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Tom Robertus

Tom Robertus' cornfields have gotten ample rain this spring. 

If you’re a Montana corn farmer, and your ears are burning, be advised that state ag officials are talking up your future.

Montana farmers have planted at least 100,000 acres of corn in each of the past four years. That’s more Montana acres in corn than sugar beets or canola combined, according to the National Agricultural Statistics Service.

But state agriculture officials say those corn acres could be better if more were known about the varieties being planted. A $3 research and marketing fee collected on 80,000-seed bags of corn is up for a vote by producers. Similar fees are collected on cherries, potatoes and pulse crops like lentils and peas.

Test plots would be planted at the Montana State University Southern Agriculture Research Center in Huntley if the fee is approved.

“If we get our ducks in a row and have money coming in, we would have the experimental state testing hybrids there to see how they stack up,” said Kim Nile, Montana Corn Advisory Committee chairman.

Nile farms beets, wheat, barley and corn near Forsyth. Corn acres have been steady along Eastern Montana rivers for years, Nile said. Farmers with irrigated land have been able to harvest more than 200 bushels an acre in some areas. At those volumes, corn is able to squeeze out crops like barley and sugar beets even when market prices for corn are low, as they are this year.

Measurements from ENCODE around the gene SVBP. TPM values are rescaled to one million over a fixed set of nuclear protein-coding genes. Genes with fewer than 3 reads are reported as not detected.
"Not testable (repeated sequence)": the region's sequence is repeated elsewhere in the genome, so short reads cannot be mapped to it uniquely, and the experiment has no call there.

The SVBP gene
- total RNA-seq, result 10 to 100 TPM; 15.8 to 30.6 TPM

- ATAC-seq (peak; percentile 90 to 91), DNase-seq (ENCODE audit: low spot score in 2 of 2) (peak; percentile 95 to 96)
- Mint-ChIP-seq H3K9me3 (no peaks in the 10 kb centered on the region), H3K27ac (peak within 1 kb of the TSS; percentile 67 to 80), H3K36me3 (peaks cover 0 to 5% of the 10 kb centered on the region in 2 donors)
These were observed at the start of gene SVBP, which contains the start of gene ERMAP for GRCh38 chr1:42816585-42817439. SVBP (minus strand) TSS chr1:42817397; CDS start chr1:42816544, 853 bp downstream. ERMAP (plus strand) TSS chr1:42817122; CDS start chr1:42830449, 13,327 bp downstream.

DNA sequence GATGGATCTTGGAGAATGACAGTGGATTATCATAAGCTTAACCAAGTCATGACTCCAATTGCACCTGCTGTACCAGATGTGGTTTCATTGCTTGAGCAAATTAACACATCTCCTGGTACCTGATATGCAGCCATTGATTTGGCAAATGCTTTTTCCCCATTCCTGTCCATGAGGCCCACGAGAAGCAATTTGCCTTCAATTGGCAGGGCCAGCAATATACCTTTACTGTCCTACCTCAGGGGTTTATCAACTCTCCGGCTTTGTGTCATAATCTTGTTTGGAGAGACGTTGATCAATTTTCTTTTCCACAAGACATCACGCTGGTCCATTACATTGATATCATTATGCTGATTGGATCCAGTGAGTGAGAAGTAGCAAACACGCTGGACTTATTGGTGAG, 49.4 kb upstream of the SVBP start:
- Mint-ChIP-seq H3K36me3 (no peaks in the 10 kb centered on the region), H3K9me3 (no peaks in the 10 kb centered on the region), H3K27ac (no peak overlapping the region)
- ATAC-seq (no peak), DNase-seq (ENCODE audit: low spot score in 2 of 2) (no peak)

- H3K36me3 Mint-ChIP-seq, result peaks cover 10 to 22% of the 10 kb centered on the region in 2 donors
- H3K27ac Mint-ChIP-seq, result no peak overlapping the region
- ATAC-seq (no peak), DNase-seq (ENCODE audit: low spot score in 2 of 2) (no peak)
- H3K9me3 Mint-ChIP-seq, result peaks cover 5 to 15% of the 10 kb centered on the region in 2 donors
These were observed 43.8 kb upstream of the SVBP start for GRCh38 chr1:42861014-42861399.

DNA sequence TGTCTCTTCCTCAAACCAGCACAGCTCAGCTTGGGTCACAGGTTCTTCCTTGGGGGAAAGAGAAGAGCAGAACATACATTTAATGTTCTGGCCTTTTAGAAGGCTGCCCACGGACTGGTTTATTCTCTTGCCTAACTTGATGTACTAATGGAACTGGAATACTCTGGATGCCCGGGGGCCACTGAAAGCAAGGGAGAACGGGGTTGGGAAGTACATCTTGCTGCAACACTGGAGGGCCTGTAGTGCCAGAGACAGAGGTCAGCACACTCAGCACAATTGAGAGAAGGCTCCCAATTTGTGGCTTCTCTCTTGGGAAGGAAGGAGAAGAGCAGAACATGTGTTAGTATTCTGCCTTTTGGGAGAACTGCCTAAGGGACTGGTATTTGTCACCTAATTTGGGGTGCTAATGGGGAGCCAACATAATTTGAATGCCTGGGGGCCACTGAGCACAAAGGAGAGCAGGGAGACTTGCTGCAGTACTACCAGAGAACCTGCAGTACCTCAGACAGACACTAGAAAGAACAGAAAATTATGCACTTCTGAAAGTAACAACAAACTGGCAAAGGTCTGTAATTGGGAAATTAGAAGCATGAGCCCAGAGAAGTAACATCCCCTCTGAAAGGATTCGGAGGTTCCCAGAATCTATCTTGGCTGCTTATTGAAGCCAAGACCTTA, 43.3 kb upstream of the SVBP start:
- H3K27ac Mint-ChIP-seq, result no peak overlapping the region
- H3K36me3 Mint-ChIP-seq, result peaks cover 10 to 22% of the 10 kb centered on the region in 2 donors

Corn is currently trading for about $3.50 a bushel for July delivery on the Chicago Board of Trade. That’s roughly half the price farmers were getting in 2012 when Montana corn acres surpassed 100,000 for the first time. At that point, Montana corn acres increased more than 43 percent. Strong prices at the early part of the decade coupled with weed- and pest-resistant bio-engineered varieties convinced Montana farmers to try corn even in dry land areas lucky to receive a foot of moisture a year.

Farmers will plant a “74-day” corn and harvest it 92 days later because of growth slowed by Montana temperatures. Corn states like Iowa average more than 30 inches of rain and reach harvest times as advertised.

In March, farmers reported to NASS that 20,000 fewer corn acres would be planted in Montana this year, but the fact that corn acres stayed above 100,000 indicates that low prices aren’t discouraging producers.

A corn glut caused by farmers expanding corn acres nationwide during high market years eventually pushed prices down. Acres planted should now decline because of lower prices, which in the end should drive the price back up, said Tom Robertus, who farms corn and sells seed in Laurel.

“I kind of tell guys to stick with the program,” Robertus said. “The old saying is that nothing kills high prices like high prices, and nothing kills low prices like low prices.”

Robertus doesn’t support the proposed per capita fee on corn. Corn seed companies already cooperate with farmers to establish test plots across Montana, Robertus said.

Nile and supporters of the fee say the MSU researchers would be able to compare corn from several different companies side by side to see which performed best under specific conditions. He also doesn’t want to be burdened with collecting the fee from customers.

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